Every night, before my kids head to bed,, I stop whatever work I’m doing and spend some time playing or reading with them. Trouble is, I sometimes find my thoughts turning toward work while I’m on the floor with them, messing around with the latest toy. I think about that email I still have to send, or mentally run through the list of clients I’m scheduled to see the next day. I don’t think it’s something my kids notice, but my work-focused daydreaming harms my ability to be as present with my loved ones as I could be.
That all changed when I made mindfulness a regular part of my routine. Mindfulness is the practice of being fully aware and focused solely on where you are and what you’re doing. Instead of being inside your head, focused on your thoughts, you’re intentionally inhabiting your present moment.
Being present for the people around you isn’t the only benefit of this change of focus. According to the Canadian Mental Health Association, mindfulness can also reduce stress, which in turn is good for your physical health. It can boost your attention span, regulate emotion and help you better manage negative experiences.
Most of us, however, don’t actually take the time (or know how) to practice mindfulness. My colleague Dr. Jack Muskat, Medcan’s clinical director of mental health, has previously written about how we don’t relax enough. Also an issue for contemporary professionals is what we do with the time that we’ve previously reserved for relaxing. Some of us fill our downtime by thinking about work: what’s coming up, or how to get ahead. Others pick up their phones and scroll aimlessly for 10 minutes or more. Neither activity is restorative or fulfilling.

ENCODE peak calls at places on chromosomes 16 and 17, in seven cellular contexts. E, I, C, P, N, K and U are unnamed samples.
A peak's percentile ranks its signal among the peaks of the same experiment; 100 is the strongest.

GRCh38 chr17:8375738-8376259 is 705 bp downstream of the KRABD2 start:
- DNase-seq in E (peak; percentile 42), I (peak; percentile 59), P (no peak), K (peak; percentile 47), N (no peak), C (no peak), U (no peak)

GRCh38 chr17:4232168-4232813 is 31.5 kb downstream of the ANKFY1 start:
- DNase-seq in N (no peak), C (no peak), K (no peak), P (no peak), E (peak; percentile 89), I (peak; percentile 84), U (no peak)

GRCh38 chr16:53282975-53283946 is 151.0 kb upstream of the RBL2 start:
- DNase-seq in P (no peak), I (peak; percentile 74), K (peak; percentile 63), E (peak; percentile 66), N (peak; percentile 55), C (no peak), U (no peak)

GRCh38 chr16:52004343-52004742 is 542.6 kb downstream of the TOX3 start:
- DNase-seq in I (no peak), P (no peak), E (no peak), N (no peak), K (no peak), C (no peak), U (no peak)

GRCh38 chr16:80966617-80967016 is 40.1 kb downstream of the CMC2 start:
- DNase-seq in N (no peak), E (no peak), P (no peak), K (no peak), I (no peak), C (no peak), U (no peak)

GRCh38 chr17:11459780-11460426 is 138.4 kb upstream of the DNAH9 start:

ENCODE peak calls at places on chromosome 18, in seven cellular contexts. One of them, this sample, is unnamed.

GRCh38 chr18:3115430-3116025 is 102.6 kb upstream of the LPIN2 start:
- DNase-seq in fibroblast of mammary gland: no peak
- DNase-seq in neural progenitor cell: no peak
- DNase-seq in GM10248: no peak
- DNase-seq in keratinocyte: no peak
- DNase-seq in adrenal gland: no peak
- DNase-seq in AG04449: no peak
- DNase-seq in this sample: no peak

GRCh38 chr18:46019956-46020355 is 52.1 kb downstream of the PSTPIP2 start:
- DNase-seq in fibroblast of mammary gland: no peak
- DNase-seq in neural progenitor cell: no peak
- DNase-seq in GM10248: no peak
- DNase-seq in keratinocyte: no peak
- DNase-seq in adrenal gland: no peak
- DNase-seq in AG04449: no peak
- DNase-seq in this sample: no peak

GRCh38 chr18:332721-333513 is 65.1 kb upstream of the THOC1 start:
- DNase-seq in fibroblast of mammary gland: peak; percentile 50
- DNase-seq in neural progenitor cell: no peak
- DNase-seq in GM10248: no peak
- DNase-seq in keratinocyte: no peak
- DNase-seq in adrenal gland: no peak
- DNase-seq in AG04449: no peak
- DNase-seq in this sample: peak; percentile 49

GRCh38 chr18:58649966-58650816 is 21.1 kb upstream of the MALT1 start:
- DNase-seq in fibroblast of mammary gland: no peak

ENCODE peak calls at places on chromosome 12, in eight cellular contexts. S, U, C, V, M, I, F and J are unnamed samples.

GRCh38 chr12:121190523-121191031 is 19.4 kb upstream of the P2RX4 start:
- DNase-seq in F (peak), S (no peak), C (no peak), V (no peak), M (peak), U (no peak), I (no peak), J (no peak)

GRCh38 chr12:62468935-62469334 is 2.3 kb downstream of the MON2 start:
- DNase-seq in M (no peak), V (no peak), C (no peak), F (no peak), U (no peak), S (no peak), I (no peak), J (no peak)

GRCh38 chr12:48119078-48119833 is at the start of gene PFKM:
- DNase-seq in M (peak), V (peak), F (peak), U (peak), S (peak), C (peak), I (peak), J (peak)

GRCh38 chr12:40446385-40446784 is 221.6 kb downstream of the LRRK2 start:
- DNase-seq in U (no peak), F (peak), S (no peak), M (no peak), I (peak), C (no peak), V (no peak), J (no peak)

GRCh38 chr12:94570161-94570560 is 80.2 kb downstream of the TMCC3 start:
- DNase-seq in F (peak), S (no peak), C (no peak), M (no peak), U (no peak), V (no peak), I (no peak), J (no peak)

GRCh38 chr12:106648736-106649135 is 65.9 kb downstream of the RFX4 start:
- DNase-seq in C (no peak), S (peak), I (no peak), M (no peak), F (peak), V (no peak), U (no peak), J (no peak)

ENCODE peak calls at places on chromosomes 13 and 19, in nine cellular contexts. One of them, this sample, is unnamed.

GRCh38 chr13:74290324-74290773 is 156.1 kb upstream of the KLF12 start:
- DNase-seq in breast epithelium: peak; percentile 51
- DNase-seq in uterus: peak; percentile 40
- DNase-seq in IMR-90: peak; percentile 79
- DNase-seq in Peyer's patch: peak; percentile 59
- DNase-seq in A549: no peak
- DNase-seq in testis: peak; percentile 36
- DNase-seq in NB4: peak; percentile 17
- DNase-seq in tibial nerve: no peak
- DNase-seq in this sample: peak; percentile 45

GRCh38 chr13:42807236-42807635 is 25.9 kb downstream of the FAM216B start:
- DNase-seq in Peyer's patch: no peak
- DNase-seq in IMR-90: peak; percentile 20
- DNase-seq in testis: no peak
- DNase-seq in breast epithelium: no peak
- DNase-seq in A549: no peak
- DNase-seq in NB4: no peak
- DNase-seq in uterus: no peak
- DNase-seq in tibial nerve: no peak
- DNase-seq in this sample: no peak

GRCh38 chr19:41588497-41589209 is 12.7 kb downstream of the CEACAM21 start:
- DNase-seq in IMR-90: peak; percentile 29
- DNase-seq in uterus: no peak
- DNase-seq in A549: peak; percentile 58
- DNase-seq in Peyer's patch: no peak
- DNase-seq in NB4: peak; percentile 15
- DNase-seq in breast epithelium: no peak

Which brings up another benefit of mindfulness: The practice of being in the present moment can help us to make the most of our downtime. The idea is to create opportunities for relaxing that actually do relax us, and recharge our batteries for life.
It’s not an easy task. Mindfulness is a skill, not a trick. You need to practice and build it up over time. You may not feel the results right away, either. But once you do, you won’t regret it.
Here are some simple ways to include mindfulness in your own downtime.
Mindfulness has helped me personally. Nowadays, when I’m spending that time with my kids, I feel more present. Because I’ve found a way to pull mindfulness into my own downtime, I’m able to enjoy these periods of play a lot more. It benefits my children for me to be fully present for them, but it’s a lot more fun for me, too.